Beatles News Roundup
NEW ‘I’M ONLY SLEEPING’ VIDEO
Just released is a new video for “I’m Only Sleeping,” but one of the many standouts on the Beatles‘ Revolver collection. The tune is featured in several versions on the album’s new “Super Deluxe Edition” box set. The new video, which features the original, newly remixed album track, was directed by Em Cooper and utilizes a swirling, computer-generated paint “dreamscape” to accompany the song.
One of the key sounds found across Revolver is Paul McCartney‘s Rickenbacker 4001 bass guitar. The Beatles’ legendary late-engineer Geoff Emerick, who helped develop the bass sound on the group’s latter day records starting with Revolver, shed light on how he recorded McCartney on bass: “Paul didn’t like reverb. And it was that one thing when I used to with his bass, y’know, as you know I used to try everything. And I thought, well, I’ve got to try to place his bass. . . and I used to put a little bit of the echo chamber on it, and very slightly — but he always heard it and it was only one track I ended putting reverb on his bass. Now, Paul was very conscious of reverb and I don’t know why.”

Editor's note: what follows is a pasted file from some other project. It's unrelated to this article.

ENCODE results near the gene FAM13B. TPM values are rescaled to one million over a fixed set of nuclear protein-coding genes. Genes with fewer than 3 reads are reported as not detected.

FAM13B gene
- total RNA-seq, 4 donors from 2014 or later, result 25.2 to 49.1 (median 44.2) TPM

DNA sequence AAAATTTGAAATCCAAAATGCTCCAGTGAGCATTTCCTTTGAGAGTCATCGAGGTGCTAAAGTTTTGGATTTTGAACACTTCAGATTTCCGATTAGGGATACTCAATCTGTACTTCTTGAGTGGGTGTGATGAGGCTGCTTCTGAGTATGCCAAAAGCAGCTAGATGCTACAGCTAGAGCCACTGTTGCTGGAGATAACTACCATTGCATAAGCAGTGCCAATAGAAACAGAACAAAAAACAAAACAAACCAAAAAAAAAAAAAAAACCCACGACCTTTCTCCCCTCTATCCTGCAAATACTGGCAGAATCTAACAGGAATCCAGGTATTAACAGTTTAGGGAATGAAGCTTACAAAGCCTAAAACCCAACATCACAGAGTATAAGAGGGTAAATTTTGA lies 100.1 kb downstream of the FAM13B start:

OLIVIA HARRISON & MARTIN SCORSESE SET FOR NYC CHAT
George Harrison‘s widow, Olivia Harrison and director Martin Scorsese will appear together on November 19th at Manhattan’s 92nd Street to celebrate the release of Olivia’s debut book of poems, Came The Lightening: Twenty Poems For George. According to the announcement: “On the 20th anniversary of George Harrison’s passing, Harrison and Scorsese candidly discuss the incandescent life behind George’s songs, as they did in Scorsese’s 2011 documentary George Harrison: Living In The Material World. Hear them delve into the intimate stories of grief and sustained emotional connection told through Olivia’s deeply moving poems, Scorsese’s longtime fascination with George’s music, and much more.” For more information, log on to: https://tinyurl.com/yc35ccww
Olivia Harrison shared most, if not all, of George’s spiritual beliefs. We asked her if George ever felt hurt by some of the negative reviews his solo work garnered due to much of it dealing with God and religion: “I don’t know. I don’t think he cared. He wrote what he felt, what he wanted to write. And recently I heard an interview (and) he said, ‘Y’know, sometimes you mention God, or you mention the word ‘Lord’ and it makes people’s hair curl.’ And he said, ‘Maybe I served some useful purpose (laughs).'”